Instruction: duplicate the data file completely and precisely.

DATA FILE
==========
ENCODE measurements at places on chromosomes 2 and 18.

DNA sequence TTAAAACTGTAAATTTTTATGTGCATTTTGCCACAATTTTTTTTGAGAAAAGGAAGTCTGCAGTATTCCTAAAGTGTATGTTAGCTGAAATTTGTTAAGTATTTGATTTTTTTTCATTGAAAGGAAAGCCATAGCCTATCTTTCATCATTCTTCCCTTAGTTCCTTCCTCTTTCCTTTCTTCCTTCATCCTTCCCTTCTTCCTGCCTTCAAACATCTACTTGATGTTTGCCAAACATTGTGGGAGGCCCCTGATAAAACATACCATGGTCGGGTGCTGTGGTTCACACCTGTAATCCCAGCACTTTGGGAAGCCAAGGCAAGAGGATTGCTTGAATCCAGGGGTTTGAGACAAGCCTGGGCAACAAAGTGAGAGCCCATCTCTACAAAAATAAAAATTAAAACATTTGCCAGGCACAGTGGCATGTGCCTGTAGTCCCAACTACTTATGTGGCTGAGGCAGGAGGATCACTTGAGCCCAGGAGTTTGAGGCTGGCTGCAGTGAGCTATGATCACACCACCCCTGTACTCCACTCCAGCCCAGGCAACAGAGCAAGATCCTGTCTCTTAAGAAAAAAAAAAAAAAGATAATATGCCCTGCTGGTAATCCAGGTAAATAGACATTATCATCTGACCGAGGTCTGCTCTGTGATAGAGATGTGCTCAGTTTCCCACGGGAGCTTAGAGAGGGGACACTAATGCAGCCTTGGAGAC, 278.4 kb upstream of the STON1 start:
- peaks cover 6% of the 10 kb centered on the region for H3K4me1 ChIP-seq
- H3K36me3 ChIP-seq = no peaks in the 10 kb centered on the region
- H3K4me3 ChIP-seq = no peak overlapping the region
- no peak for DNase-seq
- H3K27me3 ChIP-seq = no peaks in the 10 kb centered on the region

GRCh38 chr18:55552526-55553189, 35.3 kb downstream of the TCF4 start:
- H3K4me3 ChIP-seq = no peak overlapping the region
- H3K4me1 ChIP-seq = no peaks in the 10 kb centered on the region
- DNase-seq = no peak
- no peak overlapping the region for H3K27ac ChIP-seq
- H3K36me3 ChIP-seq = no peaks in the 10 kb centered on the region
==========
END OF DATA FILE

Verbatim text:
ENCODE measurements at places on chromosomes 2 and 18.

DNA sequence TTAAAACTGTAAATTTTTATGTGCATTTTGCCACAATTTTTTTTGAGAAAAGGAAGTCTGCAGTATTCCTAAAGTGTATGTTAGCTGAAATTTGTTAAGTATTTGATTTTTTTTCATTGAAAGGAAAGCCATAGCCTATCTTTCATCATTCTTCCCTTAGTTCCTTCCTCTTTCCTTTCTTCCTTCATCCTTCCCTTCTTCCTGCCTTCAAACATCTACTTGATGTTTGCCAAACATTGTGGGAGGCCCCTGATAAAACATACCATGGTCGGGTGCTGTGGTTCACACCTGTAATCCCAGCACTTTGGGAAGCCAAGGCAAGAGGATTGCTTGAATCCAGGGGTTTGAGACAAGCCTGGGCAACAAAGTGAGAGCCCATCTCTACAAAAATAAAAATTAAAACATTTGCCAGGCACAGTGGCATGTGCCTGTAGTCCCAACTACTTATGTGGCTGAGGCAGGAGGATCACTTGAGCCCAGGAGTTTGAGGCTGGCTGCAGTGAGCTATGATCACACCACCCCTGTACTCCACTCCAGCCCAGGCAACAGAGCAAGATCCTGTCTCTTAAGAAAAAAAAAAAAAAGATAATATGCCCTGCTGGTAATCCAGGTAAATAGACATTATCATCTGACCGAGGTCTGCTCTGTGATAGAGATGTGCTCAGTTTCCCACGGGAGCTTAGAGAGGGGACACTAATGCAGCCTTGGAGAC, 278.4 kb upstream of the STON1 start:
- peaks cover 6% of the 10 kb centered on the region for H3K4me1 ChIP-seq
- H3K36me3 ChIP-seq = no peaks in the 10 kb centered on the region
- H3K4me3 ChIP-seq = no peak overlapping the region
- no peak for DNase-seq
- H3K27me3 ChIP-seq = no peaks in the 10 kb centered on the region

GRCh38 chr18:55552526-55553189, 35.3 kb downstream of the TCF4 start:
- H3K4me3 ChIP-seq = no peak overlapping the region
- H3K4me1 ChIP-seq = no peaks in the 10 kb centered on the region
- DNase-seq = no peak
- no peak overlapping the region for H3K27ac ChIP-seq
- H3K36me3 ChIP-seq = no peaks in the 10 kb centered on the region